Michele and her partner live on the top floor of an apartment block in Mount Eden. With no garden or outdoor space it’s not an obvious place to find a worm farm, but for the past fifteen years Michele has been happily composting all their food waste in her worm farm in the laundry and in her Bokashi bin.

But if you have no garden, what do you do when your Bokashi bin is full and your worms have created a bin full of worm casts?

At first, Michele was using friends’ gardens to bury her Bokashi, but decided to come up with a more permanent solution by starting a community garden. Now, not only does she have somewhere to bring her Bokashi and worm compost and turn it into “gold” for the garden, but others do too. The garden advertises that anyone can bring their waste for composting, whether or not they are community gardeners, and quite a few people do.

Michele’s main incentive for starting to compost was a desire to reduce her waste. A trip to India where she saw rubbish everywhere made her realise that we are probably creating just as much with our consumer lifestyles, if not more. It’s just that we hide it better! From this point on, Michele was determined to find ways to create less waste. Her plastic bags are taken to a collection point in Mount Eden and then recycled, and she sends less than one small rubbish bag a month to landfill.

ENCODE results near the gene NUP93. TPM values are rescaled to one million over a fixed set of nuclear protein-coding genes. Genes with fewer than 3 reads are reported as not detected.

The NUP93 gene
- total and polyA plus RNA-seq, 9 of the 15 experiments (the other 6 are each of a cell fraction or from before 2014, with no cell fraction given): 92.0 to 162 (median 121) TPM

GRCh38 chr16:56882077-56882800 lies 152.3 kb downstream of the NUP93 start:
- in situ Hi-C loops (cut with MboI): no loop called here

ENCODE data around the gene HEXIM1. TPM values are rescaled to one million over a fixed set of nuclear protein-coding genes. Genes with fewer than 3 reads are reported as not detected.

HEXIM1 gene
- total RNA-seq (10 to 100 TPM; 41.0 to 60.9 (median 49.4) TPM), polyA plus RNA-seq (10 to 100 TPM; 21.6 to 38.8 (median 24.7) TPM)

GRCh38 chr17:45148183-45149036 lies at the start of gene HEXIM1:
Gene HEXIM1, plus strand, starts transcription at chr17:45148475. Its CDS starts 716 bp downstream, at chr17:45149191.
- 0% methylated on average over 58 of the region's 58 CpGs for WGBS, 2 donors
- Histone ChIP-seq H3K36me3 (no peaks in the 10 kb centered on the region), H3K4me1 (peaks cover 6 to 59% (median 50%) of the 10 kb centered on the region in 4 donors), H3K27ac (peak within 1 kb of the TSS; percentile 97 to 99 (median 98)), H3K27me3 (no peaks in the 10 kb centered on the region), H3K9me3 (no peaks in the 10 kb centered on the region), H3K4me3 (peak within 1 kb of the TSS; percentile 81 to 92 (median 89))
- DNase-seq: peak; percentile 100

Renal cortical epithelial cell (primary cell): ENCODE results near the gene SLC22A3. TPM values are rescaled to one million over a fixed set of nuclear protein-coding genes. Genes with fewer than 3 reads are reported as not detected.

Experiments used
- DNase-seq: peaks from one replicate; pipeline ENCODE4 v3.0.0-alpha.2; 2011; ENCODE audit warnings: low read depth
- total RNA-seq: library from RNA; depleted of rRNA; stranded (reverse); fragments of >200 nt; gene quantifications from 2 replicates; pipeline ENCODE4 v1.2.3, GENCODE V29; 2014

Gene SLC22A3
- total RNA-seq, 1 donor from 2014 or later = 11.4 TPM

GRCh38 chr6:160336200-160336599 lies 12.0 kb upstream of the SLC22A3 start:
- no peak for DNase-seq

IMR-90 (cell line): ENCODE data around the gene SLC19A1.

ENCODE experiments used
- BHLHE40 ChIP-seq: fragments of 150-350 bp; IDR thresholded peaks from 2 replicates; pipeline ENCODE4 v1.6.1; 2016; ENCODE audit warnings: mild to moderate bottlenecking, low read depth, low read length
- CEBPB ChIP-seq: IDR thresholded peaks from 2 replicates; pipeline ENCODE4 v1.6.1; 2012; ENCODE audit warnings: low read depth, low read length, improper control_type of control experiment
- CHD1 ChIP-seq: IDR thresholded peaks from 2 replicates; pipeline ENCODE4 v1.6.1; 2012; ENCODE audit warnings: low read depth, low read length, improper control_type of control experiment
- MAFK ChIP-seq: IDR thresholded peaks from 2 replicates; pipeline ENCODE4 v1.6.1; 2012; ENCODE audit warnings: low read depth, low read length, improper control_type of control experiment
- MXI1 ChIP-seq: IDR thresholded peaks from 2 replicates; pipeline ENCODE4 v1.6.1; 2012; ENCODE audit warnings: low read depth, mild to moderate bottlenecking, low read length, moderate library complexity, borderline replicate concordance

And it doesn’t stop at home. Michele’s passion for reducing waste has extended to her workplace. Together with two other people, she has implemented a recycling system in their office, using cardboard boxes under desks to separate the waste and a collection point for food waste in the kitchen. Michele takes the food waste to the community garden on her way home from work. Once a year they do a waste audit, and find that the main thing they send to landfill is coffee cups, as most of them are not recyclable.

Michele’s message is that composting is totally doable even if you don’t have a garden. She says if you only have a little bit of space, whether indoor or outdoor, then try a worm farm.

Quotes and tips from Michele:

“It’s totally doable. It’s just a question of making a few changes”.
“It would be great to see worm farms available in more shapes and sizes to cater for all different locations”. Now there’s an opportunity for someone!

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